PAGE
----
Correct wheel alignment ensures that the rear wheels follow in the same tracks, the front wheels make. Having your alignment checked regularly can extend your tyre life by upto 10 000km. We recommend that your wheel alignment is checked every 10000km.
Improper Wheel Alignment causes the vehicle to pull to one side, reduced tyre life and possible damage to your cars suspension system.
In order to achieve accurate tracking (when the rear wheels follow the same tracks as the front), it is essential that all four wheels are taken into account. As vehicles can easily be steered by the rear wheels unless they are pointing directly towards the front wheels.
Incorrect alignment will steer the rear in the direction of the thrust line when the front wheels are in the straight forward position, causing the front of the vehicle to veer off in the opposite direction and the vehicle moves along in a crab-like fashion.
When all four wheels are referenced during a four-wheel alignment, the thrustline can be adjusted by setting the rear toe. On vehicles that have no rear toe adjustment, the modern alignment machines are able to compute the rear thrust-angle and provide revised values for the front toe settings which results in all four wheels tracking correctly. This does not stop the vehicle from crabbing but at least all the suspension angles will be correct and the steering-wheel will be level.
Tyre wear due to incorrect alignment
Alignment refures to the suspension angles on the vehicle. There are three main criteria this sort of tyre wear, they are toe, camber and castor.
Excessive toe angles (positive or negative) are the major cause of rapid tyre-wear. This is easy to understand when one realises that the wheel is dragged sideways by the amount of toe every time the wheel makes one rotation.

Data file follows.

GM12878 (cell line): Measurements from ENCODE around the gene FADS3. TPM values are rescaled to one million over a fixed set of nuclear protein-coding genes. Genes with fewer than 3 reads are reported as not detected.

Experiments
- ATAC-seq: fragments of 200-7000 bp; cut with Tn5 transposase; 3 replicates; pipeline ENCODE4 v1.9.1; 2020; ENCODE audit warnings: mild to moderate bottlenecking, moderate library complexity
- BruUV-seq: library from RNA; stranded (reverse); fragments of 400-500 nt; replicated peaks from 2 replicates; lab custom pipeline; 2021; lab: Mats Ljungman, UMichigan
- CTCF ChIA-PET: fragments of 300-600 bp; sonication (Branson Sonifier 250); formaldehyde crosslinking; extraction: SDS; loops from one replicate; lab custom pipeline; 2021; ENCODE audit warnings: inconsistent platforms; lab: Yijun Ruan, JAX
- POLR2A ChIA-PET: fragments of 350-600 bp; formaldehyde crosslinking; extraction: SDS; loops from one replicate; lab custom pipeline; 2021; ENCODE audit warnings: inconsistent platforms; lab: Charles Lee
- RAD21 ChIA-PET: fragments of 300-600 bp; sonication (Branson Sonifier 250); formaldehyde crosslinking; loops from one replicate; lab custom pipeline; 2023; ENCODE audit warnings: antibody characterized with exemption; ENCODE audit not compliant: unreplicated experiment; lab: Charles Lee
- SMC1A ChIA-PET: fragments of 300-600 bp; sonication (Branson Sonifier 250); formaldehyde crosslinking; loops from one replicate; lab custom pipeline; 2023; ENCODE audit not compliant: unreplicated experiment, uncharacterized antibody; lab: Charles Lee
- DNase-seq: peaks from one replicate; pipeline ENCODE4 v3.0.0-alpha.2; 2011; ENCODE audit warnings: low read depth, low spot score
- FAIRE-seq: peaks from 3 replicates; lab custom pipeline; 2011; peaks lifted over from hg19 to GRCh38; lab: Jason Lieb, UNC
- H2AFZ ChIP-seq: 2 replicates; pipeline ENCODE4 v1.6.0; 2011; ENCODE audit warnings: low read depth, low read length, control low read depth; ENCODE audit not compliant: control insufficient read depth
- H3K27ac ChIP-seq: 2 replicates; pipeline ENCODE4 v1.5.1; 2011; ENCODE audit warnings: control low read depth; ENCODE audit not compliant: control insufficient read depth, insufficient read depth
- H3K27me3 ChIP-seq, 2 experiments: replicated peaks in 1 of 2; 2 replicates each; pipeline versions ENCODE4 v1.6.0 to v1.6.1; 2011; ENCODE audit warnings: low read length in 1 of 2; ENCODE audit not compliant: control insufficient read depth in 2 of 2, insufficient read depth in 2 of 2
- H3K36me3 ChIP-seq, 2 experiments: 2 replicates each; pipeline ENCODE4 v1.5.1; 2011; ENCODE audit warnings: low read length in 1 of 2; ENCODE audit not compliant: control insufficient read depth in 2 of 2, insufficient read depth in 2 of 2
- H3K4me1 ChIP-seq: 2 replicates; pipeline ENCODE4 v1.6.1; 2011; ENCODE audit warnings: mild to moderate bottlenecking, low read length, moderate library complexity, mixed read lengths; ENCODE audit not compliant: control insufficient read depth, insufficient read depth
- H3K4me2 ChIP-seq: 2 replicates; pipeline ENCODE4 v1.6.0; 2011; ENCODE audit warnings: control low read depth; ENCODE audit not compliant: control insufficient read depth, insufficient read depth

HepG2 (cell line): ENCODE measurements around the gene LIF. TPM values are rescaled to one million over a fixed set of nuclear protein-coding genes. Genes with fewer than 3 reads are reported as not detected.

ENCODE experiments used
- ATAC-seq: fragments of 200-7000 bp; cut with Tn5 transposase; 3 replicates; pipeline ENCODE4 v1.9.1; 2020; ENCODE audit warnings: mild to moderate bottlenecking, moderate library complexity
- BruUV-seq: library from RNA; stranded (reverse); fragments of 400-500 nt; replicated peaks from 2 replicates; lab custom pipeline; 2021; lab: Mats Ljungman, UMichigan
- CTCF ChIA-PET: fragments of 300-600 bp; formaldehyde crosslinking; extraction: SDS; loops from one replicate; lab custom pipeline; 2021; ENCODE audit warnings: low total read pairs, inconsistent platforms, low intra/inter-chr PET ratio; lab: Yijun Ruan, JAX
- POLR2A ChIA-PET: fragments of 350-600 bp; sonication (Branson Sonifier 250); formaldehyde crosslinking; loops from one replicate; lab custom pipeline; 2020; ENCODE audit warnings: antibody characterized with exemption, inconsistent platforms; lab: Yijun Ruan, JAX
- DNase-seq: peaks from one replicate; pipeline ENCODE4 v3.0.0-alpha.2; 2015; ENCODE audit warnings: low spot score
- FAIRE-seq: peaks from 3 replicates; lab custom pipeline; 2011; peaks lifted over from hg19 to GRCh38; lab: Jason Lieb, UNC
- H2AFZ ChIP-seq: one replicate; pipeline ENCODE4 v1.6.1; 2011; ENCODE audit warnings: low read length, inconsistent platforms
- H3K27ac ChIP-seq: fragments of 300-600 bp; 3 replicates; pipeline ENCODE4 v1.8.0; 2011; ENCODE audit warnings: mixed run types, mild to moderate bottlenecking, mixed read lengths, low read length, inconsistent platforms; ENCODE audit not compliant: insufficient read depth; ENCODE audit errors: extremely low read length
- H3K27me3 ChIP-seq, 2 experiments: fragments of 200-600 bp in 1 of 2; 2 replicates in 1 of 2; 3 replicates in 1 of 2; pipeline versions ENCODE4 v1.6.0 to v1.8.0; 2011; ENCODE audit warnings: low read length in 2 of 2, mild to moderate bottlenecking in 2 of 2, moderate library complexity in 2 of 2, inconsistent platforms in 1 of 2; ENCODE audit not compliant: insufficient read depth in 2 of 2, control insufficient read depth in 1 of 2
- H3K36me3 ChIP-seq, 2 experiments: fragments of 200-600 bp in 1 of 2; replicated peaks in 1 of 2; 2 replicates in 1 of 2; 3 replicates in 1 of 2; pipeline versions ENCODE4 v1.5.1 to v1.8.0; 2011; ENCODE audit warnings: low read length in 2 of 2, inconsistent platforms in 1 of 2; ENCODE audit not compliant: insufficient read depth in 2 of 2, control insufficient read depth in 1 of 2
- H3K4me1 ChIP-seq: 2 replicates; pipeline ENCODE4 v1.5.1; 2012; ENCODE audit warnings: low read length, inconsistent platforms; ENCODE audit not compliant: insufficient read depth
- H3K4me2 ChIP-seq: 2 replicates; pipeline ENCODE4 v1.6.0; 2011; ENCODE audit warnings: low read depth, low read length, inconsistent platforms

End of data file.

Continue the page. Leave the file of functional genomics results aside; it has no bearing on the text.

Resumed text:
A vehicle that has a total front toe reading of + 4mm means that, as soon as the vehicle moves forward, each front wheel will "toe in" by 2mm. This means that the tyre is "dragged" inwards or across the direction in which the vehicle is travelling by 2mm with each revolution.
Front toe is adjustable on all vehicles.
Rear toe adjustment is becoming more common and it will be noted that few rear toe specifications call for the use of negative rear toe. It is desirable for the rear toe to be slightly positive because it provides stability under braking and creates understeer tendencies in cornering.
Camber is also a tyre-wearing angle, but not as severe as toe.
It is defined as positive when the top of the wheel tilts away from the vehicle centre-line. This means that because the outside shoulder of the tyre carries more load than the inside shoulder, excessive wear will take place on the outside shoulder.
Negative camber is when the top of the wheel tilts towards the vehicle centre-line. In this instance the inner shoulder is working harder than the outside and will therefore wear at a faster rate. A negative camber of between one quarter and half a degree does not cause excess wear but enhances road holding.
Camber wear has a tendency to be "smooth" and is noticeably different from the distinctive "feathered" wear caused by excessive toe.
Camber is adjustable on some vehicles.